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Prague Top 5 for History buffs

Prague Top 5 for History buffs

Lenka Rogerova, Director of Communications at Mandarin Oriental, Prague tells us about the must visits for History  lovers


Certain to become enormously popular, but for now, only the cognoscenti know about the place. This extensive palace (incidentally the only privately owned building within the Prague Castle complex, which is otherwise entirely government-owned) houses a collection of art, antiques, and arms drawn from centuries-old collections of the Lobkowicz noble family.


Dating from 1912, Josef Gočár’s House of the Black Madonna is Prague’s first and finest example of cubist architecture. It used to house three floors of remarkable cubist paintings and sculpture, as well as furniture, ceramics and glassware in cubist designs. The exhibition was moved now to Trade Fair Palace. Prague is unique for the cubism architecture, famous cubism villas can also be found below Vyšehrad.

Nothing can beat a walk through the Charles Bridge in the evening. Holy Roman Emperor Charles IV. had the Charles Bridge built there in the 14th century. He laid down the foundation stone on 9 th of July 1357, at 5:31 a.m. It is no coincidence: this date was carefully chosen, because it makes an interesting numerical scale. When it is written in the chronology the year – the day – the month – the time, it makes a scale, going upwards and then downwards: 1 3 5 7 9 7 5 3 1. It is not the only one “magical” circumstance of building the Charles Bridge. You can see all of them in a movie, screened in the Old Town Bridge Tower.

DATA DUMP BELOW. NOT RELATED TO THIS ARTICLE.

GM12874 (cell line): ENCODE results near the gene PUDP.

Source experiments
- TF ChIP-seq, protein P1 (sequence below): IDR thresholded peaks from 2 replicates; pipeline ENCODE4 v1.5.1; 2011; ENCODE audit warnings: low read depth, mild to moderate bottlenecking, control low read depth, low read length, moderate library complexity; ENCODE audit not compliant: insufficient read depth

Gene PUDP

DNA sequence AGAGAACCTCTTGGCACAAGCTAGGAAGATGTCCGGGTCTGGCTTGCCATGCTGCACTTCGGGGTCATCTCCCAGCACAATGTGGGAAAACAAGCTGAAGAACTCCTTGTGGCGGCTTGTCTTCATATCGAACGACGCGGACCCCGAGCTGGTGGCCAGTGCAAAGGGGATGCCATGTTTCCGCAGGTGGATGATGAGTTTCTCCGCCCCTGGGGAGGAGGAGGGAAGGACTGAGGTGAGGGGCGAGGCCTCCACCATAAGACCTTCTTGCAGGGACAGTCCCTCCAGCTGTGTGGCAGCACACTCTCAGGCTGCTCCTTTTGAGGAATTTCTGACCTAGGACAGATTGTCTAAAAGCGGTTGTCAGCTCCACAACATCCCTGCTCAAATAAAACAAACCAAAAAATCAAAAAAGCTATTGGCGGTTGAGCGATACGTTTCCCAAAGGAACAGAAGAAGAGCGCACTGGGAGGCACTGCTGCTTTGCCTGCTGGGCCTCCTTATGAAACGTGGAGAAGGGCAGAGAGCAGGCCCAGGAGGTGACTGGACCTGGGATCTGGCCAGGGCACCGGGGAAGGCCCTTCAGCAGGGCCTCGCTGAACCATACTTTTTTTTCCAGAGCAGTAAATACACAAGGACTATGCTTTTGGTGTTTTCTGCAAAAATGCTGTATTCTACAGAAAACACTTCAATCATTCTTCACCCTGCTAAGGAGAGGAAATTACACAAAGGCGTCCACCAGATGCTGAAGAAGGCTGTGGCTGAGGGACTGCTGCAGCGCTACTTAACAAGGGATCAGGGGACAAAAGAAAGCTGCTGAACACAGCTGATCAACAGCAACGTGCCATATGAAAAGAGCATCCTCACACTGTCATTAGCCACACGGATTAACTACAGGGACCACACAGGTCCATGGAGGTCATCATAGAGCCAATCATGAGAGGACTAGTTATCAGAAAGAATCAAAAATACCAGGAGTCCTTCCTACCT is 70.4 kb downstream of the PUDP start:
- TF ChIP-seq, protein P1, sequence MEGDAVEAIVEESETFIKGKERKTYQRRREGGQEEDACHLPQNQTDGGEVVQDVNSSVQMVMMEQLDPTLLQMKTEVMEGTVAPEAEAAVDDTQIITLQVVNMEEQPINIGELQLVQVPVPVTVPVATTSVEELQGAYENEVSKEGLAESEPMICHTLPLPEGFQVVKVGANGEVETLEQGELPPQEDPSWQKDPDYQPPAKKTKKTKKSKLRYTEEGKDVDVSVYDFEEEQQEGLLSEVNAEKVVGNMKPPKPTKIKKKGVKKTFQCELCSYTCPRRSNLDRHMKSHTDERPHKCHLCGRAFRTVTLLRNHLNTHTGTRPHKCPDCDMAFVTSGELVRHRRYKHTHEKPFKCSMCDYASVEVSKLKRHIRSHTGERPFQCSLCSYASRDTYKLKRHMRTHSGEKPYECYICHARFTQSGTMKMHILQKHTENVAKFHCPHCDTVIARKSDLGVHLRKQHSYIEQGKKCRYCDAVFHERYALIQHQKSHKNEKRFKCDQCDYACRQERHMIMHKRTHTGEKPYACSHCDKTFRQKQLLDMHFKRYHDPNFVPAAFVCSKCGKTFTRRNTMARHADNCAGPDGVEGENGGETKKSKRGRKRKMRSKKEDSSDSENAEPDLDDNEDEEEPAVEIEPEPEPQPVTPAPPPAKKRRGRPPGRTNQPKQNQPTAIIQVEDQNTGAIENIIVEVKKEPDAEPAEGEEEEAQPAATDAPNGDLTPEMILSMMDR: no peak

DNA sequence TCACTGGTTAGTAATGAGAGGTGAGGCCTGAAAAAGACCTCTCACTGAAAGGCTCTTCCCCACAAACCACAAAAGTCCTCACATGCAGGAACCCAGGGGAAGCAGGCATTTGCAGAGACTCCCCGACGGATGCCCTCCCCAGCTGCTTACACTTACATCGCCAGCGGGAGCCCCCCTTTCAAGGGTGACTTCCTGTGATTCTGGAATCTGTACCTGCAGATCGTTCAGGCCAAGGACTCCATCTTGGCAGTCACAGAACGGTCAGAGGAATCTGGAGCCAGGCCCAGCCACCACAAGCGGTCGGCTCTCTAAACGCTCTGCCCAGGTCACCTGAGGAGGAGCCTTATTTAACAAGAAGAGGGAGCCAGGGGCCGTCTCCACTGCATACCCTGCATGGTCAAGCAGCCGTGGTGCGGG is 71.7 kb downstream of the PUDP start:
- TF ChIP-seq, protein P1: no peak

Loreta is a Marian pilgrimage site with the Baroque Church of the Nativity and a replica of the Holy House and is surrounded by cloisters and chapels. In the tower there is a 27-bell carillon that plays the Loretan Marian song "A Thousand Times We Greet Thee" (every hour from 9 am to 6 pm). The Loreto treasure consists of a rare collection of liturgical objects from the 16th to 18th centuries, the most famous of which is the "Prague Sun", a monstrance encrusted with 6,222 diamonds. 


It was named after the emperor Josef II, whose reforms helped to ease living conditions for the Jewish, the Jewish Quarter contains the remains of Prague's former Jewish ghetto. Fortunately, most of the significant historical buildings were saved from destruction, and today they remain a testimony to the history of the Jews in Prague. They form the best preserved complex of historical Jewish monuments in the whole of Europe. There are two figures connected to Jewish Quarter, Franz Kafka (1883 – 1924) and the mystical humunculus Golem created by Jehuda ben Bezalel, also known as Rabi Löw.